Better Silverlight Installer UX

Ambrose Little / Tuesday, November 06, 2007

Anybody keeping an eye on the prominent Silverlight blogs knows that Microsoft just published guidelines for good installation experience.  I took this as an invitation to update our Infragistics Silverlight prototype demo on Infragistics Labs.  Oddly enough, about the same time, it was brought to our attention that our demo was not working in Firefox, but it turns out that updating the demo to follow the new installer guidelines also occasioned fixing the FF problem.  What a happy coincidence!

Since probably most of those who read this have by now installed the latest Alpha refresh, here's what our demo looks like now (if you don't have SL 1.1 installed):

Infragistics and Silverlight Preview

Yes, this preview image design is my own, so please don't blame VDG for it. :)  The key elements are:

  1. Give them a preview.
  2. Urge them to install to see it in action.
  3. Provide any guidance around what needs to be done to complete installation.

I chose to snag a preview of Infragistics' Silverlight chart because I think it is the cat's pajamas (of course our Silverlight gauge is pretty nifty, too, if I do say so myself).  Then I used what little Fireworks mojo I have to fix it up as a proper background preview image and added it to my project.

Now to incorporate the new installer goodness, I added Microsoft's InstallCreateSilverlight.js file to my project as well, but to use it, I had to change our main Default.aspx page fairly significantly.  You see, with the last update I made to the demo, I updated to use the ASP.NET Futures Xaml control to emit the needed magic to display the Silverlight control.  What I found when I did that was that it didn't use the familiar JavaScript method for creating the Silverlight control but instead just emitted the HTML object tag with the parameters inline1.  It seems also that this was causing the demo not to work in Firefox, so by updating to use JavaScript, I got to kill both of them birds with one stone.

To do this, I re-added the latest Silverlight.js file to the project, and then added a Default.aspx.js file to stick my JavaScript for that page into (trying to follow the relatively new approach for JavaScript-behind™ files2).  I modified the sample JS code given by Microsoft a bit in terms of the post-install guidance. 

First, because this is the 1.1 alpha version, Microsoft unfortunately does not allow in-place installation like they do for 1.0 RTM.  So I wanted to add an always-displayed message about the fact the user will have to leave our site to go to MS for the installation and return later.  I changed the styles to make the message more prominent, which you can see in the __setupSL() method in the Default.aspx.js file.  The other change was to use script constants for the messages rather than repeat them inline just for ease of maintenance; this was done within my __getPostInstallGuidance() method.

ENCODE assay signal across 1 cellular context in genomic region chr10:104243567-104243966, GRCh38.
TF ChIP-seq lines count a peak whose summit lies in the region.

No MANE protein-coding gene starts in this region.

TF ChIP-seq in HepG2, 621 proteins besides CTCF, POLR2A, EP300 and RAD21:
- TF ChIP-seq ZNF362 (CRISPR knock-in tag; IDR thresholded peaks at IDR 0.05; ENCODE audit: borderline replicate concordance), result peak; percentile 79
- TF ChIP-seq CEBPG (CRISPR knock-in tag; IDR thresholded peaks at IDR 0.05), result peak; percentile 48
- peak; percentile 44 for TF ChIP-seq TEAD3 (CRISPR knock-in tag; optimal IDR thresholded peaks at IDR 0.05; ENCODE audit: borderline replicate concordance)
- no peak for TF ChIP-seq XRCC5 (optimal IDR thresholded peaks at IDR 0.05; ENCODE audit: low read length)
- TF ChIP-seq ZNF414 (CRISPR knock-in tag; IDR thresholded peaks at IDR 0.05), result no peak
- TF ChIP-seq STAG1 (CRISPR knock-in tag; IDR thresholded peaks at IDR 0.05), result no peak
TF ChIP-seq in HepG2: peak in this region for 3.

I'm also using ASP.NET AJAX Extensions, because the demo uses an early version of our Aikido WebDialogWindow control, so I used the MS AJAX auto-wired pageLoad(sender, args) event handler to do my page load script and also used the $get alias method to get elements rather than document.getElementById.  Other than that, I pretty much follow the Microsoft sample and guidance for the installer guidance update.

One other change I made with this latest update is to quit using a named window for our in-Silverlight "links"3.  Previously, I was using the Silverlight HtmlPage.Navigate(uri, windowName) overload, but I found that this must be using the JavaScript window.Open(url, windowName) method because the popup blockers would block it.  This is one of those unfortunate things about an alpha where you don't have native link controls that act like regular links (but who knows if they'll be able to do that in the final version anyway).  To work around this, I removed the window name, so it no longer tries to open a new window.

The end result is that we have a better non-installed experience.  Before this update, it'd just show the little Get MS Silverlight badge with nothing else, and as you can see in the image above, there's a big improvement.  We also no longer get the "click here to activate this control" message since we switched back from the Xaml Futures control to regular JS, it now works in Firefox, and the popup blocker is no longer being triggered now that we're using HtmlPage.Navigate(uri) without the window name.  It's all good.

Notes
1. I noted this in my chapter on ASP.NET & Silverlight (Ch5) for our Silverlight book and provided an alternate implementation with a custom Xaml control that uses the JS approach, but when I did the last update, I had not completed that.
2. I'm kidding about the TM.  It just sounded like one of those wacky terms that should be TM'd. 
3. I say "links" in quotes because as you probably know, there is no Link control in the box right now.  They're really just TextBlocks that handle the MouseLeftButtonUp event to masquerade as links.  In my implementation, I use the System.Windows.Browser.HtmlPage.Navigate method to navigate to the desired URL.